1F256 A globally renewed social organization and structure of production

A globally renewed social organization and structure of production:

In a Globally Renewed Society, the guarantee of a universal standard of living and the associated provision of the necessary services and goods for the whole population of the planet would be entirely feasible, both as regards the corresponding energy and raw material needs and the requisite labour force. The potential of renewable sources of energy, such as solar radiation, wind and water power, geothermal heat, wave and tidal energy, exceeds many times over any conceivable human energy consumption. Renewable raw materials and biodegradable synthetic materials can already replace any kind of natural raw material (mineral resources) at the current stage of advanced technology. By the same token feeding even a global population of over ten billion people poses no problem – already today more food is produced than is consumed[1] (however, see the problem of overpopulation etc.).

The provision (production and distribution) of services and goods is not the problem. Much more difficult is the precise collection and processing of geographically specific (local) data concerning demand/utilisation or consumption of goods and services. Speedy and error-free data collection calls for the development and programming of corresponding electronic information systems, which would facilitate in turn cybernetically controlled production processes.

In its essentials, the actual (technical) production system and (logistical) distribution system for goods and services in a Globally Renewed Society would not differ fundamentally from their present-day counterparts, namely those of materialistic capitalism. The production of a stool, a pair of spectacles or a PC would not change de facto. Likewise the goods produced would be offered in specialist shops, as at present. So too, services, such as a consultation or rehabilitation therapy following a knee operation, would continue to be offered by the same providers. The fundamental difference from materialistic capitalism, however, is that goods and services assigned to the commons, which thus are part of universal standard of living, no longer have (or can have) a corresponding monetary value, that is, they can no longer be purchased but are provided to human beings for their use or enjoyment (free of charge). The model to be aimed at would also differ markedly from the system that currently prevails regarding working conditions. Strict compliance with appropriate, globally valid social and environmental norms would be the mainstay of all work processes.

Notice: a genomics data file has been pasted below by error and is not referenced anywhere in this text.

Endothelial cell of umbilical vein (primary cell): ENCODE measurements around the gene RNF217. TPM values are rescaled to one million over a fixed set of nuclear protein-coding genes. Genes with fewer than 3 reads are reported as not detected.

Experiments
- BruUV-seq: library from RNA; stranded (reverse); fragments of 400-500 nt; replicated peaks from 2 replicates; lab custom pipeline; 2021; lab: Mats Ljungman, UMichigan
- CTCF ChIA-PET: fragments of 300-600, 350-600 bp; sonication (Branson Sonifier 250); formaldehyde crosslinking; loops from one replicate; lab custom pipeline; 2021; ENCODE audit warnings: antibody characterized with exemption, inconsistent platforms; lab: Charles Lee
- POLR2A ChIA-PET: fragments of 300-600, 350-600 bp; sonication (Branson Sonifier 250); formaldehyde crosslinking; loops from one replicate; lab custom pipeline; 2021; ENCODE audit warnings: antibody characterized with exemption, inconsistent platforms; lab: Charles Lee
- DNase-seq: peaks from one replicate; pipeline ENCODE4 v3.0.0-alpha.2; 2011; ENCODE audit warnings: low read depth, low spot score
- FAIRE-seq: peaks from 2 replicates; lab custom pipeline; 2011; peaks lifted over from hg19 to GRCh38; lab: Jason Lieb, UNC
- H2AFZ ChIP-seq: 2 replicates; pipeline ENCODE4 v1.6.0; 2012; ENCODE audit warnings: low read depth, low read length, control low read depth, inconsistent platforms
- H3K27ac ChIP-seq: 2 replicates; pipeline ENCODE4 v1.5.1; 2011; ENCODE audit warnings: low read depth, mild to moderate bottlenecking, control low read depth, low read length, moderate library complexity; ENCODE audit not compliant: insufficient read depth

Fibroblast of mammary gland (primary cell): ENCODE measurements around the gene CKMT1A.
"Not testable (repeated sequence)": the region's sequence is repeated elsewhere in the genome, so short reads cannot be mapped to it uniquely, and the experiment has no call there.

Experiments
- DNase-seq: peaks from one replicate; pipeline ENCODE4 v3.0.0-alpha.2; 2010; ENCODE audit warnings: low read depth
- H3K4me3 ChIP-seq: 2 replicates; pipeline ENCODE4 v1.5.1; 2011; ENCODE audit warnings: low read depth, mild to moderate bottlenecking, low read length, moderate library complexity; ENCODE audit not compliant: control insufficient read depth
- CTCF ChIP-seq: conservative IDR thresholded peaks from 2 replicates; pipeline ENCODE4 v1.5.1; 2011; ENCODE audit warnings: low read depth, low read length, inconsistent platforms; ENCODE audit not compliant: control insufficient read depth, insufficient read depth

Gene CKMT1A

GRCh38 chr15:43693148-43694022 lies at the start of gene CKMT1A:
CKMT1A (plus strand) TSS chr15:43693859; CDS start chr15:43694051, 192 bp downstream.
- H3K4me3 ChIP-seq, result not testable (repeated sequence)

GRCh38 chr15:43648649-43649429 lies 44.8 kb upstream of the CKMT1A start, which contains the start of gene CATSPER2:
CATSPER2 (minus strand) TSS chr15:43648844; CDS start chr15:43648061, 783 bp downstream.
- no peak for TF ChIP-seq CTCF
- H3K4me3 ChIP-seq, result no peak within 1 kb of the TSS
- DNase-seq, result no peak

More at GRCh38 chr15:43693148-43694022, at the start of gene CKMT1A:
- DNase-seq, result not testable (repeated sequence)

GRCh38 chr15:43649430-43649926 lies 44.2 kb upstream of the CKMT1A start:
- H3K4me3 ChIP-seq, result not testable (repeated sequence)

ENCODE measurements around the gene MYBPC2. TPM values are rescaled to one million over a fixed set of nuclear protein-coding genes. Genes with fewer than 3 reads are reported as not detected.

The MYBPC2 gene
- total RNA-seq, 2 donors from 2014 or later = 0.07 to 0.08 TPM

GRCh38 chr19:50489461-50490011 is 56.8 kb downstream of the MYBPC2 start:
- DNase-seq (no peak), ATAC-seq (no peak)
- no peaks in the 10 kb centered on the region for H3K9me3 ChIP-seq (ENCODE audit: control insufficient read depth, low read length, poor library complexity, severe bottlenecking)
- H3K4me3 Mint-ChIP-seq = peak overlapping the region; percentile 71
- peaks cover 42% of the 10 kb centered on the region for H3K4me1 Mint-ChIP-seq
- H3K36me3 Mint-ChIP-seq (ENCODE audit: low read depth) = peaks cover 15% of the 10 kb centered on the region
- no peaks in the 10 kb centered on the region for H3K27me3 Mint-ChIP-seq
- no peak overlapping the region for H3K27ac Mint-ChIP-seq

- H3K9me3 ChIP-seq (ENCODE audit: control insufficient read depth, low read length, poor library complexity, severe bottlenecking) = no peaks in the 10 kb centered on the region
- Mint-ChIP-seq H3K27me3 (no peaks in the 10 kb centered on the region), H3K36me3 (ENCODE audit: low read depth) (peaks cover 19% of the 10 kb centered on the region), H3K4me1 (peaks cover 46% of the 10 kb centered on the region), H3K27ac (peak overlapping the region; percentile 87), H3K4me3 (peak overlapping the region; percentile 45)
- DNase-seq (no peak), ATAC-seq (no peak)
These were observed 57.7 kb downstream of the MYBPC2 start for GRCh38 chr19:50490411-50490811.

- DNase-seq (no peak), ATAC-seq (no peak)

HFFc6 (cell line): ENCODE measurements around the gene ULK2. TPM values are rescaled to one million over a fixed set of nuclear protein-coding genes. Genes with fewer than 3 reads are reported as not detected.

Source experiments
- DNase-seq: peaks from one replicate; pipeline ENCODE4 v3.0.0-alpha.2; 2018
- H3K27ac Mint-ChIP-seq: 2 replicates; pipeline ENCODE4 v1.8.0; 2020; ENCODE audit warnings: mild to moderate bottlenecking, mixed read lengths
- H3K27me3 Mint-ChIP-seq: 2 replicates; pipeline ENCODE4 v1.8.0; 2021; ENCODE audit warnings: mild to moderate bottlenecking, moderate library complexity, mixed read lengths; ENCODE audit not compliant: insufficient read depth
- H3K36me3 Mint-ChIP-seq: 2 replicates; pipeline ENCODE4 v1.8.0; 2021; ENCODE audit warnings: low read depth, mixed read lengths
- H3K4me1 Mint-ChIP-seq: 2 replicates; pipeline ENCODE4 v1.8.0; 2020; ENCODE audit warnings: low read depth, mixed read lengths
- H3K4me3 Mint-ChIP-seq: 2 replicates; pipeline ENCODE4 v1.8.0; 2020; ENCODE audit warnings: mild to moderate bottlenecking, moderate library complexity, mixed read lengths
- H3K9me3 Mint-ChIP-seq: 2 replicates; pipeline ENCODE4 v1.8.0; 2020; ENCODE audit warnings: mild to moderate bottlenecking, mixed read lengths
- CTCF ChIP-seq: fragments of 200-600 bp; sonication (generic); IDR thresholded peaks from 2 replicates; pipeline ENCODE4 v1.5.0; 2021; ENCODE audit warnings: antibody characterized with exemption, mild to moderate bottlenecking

As regards the issue of where production sites should be located – that is, the definition of comparative production advantages of different geographical production locations – it is indispensable, not only for technical reasons of production and on environmental grounds, but also in order to achieve a global social equilibrium and to ensure a universal planetary standard of living through the envisaged commons, to plan and, where necessary, redistribute not only locally but also at the planetary level. This means, for example, that regions threatened by drought or erosion would no longer have to be (or be permitted to be) exploited for agricultural purposes, because the indigenous local population would in any case have access to a universal standard of living (including supply of food) which would be provided by the global society – in this case, for example, through surplus production in other global regions and a corresponding allocation of the necessary goods.    

Of course, this does not exclude that even a modest peasant form of agriculture or other family based small-scale economic pursuits can be socially useful and contribute to the local food security or to other forms of commodity and service production – in that the goods produced are made available on the local (demand) market and thus support the creation of a universal standard of living.